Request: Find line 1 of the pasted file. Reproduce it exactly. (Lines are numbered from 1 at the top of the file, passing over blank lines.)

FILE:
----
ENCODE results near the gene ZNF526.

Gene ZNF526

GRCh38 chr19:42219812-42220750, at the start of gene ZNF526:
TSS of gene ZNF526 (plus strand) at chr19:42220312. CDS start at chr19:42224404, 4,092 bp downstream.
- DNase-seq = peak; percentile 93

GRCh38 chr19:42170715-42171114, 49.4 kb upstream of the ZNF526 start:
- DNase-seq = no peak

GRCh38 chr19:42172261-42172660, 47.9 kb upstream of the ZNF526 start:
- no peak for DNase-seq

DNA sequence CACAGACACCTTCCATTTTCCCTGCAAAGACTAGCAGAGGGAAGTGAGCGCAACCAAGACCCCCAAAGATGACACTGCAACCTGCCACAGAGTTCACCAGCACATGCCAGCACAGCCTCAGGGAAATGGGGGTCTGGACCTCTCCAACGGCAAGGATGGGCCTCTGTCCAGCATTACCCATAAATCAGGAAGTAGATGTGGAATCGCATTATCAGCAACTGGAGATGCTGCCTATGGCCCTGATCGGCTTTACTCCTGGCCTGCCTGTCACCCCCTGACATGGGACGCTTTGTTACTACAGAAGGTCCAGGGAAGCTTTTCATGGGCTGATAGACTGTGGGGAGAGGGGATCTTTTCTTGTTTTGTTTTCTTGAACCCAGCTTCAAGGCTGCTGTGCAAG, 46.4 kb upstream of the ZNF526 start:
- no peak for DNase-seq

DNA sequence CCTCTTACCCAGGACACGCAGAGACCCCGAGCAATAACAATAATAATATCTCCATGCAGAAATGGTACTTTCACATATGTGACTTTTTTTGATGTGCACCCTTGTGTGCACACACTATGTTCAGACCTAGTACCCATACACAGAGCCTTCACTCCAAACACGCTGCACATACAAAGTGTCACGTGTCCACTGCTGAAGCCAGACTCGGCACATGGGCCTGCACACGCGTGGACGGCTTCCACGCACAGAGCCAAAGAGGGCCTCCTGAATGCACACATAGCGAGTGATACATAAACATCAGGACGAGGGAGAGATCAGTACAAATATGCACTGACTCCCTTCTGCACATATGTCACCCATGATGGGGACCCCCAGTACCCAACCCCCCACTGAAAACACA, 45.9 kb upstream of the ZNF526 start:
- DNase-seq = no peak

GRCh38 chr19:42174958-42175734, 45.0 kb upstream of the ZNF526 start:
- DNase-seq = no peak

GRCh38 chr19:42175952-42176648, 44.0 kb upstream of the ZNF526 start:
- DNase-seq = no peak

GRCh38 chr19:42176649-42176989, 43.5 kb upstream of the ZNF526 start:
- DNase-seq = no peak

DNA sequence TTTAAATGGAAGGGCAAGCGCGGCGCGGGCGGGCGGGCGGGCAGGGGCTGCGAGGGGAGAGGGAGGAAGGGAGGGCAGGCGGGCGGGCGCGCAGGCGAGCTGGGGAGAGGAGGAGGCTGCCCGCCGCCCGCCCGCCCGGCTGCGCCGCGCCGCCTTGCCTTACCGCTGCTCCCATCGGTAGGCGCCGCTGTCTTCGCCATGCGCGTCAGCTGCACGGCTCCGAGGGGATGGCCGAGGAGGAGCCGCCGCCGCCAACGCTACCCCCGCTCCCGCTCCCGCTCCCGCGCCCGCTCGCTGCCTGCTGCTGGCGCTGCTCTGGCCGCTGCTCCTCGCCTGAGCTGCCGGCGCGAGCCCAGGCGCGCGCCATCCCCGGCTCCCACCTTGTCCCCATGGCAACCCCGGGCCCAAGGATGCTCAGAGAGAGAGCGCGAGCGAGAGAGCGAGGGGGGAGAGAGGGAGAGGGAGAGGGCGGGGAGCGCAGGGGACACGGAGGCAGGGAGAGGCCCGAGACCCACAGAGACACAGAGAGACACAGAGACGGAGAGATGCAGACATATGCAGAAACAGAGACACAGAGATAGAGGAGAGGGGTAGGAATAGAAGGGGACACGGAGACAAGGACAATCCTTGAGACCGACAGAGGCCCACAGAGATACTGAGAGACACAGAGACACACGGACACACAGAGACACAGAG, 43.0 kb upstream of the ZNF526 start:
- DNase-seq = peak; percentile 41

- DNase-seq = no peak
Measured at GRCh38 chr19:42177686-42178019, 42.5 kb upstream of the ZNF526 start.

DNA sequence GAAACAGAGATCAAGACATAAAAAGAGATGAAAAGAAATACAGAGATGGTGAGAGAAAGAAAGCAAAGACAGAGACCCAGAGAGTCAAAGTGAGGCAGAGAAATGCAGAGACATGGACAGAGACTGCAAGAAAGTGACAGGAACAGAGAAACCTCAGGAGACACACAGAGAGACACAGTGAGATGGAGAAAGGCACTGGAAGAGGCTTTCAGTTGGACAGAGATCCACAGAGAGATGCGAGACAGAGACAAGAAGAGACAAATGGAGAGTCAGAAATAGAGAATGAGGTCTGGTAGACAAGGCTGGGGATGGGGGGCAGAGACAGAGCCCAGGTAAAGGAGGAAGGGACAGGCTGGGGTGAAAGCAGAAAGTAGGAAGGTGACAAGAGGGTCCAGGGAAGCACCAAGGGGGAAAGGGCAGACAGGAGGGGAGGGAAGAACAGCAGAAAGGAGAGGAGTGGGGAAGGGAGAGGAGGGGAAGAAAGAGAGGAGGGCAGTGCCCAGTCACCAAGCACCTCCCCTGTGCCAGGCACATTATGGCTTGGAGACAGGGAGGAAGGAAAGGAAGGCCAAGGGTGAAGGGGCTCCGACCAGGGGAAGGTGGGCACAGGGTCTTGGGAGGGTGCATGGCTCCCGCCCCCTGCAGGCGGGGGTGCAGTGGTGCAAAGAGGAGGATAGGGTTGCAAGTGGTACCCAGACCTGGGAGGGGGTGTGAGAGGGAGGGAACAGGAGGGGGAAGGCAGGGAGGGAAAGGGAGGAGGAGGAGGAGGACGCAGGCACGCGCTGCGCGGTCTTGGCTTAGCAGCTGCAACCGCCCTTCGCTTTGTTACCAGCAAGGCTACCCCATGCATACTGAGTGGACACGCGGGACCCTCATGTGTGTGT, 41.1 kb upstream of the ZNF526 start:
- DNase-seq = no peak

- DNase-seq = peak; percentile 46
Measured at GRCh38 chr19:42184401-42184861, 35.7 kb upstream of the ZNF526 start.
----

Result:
ENCODE results near the gene ZNF526.